Thank you again!
Do you calibrate (color chart) the camera before shooting ?
No, and to my knowledge, there doesn't appear to be any way to calibrate color on this camera. This is the camera we are using:
I would also add that such calibration, even if possible, would be challenging as we are collecting underwater video. Any calibration done at the surface in air wouldn't necessarily be applicable to the video taken at depth given the different scattering and absorption of light underwater. We have done a couple experiments with a plywood colorboard bolted to pipes a couple meters in front of the camera to see how some of the different lights we use (Halogen, LED, HID, etc.) on the sled affect how the camera captures those colors.
That said, the poor video quality from the ElGato device isn't about poor rendering of colors, it's about grainy, washed out video quality in general. I'll see if I can get a couple screen grabs from the mini DV tapes and the ElGato device for comparison.
Yeah, calibration should be done underwater, ofcourse, otherwise it would be of no use, if it where possible at all.
My guess also is that a lot of the resolution of the camera is lost through the DV format.
another recorder should have been used, a camera with SDI output is also a better choice.(With SDI you can have long a cable and no video delay)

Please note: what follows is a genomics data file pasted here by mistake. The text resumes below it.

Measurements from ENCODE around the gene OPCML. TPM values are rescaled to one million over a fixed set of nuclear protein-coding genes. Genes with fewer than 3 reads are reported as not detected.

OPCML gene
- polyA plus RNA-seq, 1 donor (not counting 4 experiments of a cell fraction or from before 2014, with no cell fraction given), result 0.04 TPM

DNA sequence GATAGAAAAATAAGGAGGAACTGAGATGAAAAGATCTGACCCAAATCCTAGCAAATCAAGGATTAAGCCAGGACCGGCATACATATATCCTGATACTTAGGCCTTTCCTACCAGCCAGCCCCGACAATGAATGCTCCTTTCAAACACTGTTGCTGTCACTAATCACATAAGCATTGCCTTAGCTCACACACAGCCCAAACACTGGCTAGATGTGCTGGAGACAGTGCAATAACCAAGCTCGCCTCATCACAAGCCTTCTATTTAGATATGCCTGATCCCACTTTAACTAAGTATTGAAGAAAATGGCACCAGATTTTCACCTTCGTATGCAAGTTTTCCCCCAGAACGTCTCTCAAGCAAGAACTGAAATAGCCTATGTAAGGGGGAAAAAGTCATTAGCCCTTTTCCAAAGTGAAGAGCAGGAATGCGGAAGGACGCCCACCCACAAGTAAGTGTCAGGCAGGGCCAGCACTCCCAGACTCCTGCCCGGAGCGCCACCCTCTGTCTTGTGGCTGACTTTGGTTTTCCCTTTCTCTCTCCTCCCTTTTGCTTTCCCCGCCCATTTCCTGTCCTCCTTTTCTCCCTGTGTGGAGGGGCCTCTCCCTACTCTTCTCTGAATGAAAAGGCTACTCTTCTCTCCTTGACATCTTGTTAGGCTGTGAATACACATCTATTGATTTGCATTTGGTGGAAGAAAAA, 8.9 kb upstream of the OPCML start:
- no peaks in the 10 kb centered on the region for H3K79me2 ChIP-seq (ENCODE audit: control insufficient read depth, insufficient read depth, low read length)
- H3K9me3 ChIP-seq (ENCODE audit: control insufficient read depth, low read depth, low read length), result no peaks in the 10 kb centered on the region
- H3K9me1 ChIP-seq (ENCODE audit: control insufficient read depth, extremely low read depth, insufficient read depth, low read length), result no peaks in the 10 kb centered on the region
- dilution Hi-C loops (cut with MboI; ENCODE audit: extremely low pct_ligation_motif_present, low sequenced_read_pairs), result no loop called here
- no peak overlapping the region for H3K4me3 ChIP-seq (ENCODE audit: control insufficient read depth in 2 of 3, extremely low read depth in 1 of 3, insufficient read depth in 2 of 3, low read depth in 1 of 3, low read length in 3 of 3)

My guess the Gopro camera records better quality footage, so the low quality of the dv recordings are not important? only for documentation, or to sync with the
Gopro footage ?
camera needs underwater case though,
Last edited by Eric-jan; 21st Oct 2018 at 17:29.
White balance will be of limited use underwater. The farther away on object is the more reds will be attenuated. So only objects at the same distance at which the white balance was set will have the right colors.
One trick that might work around the red attenuation problem in underwater video is to use heavily red shifted lighting. So if you know reds are attenuated by 90 percent at 10 feet (and that's the distance that's most critical to you), use lighting where reds are 10x brighter. Whether that's practical in your situation I don't know.
Last edited by jagabo; 21st Oct 2018 at 20:24.
The live video (stream) needs to be converted/captured, at the location in this case, not in post.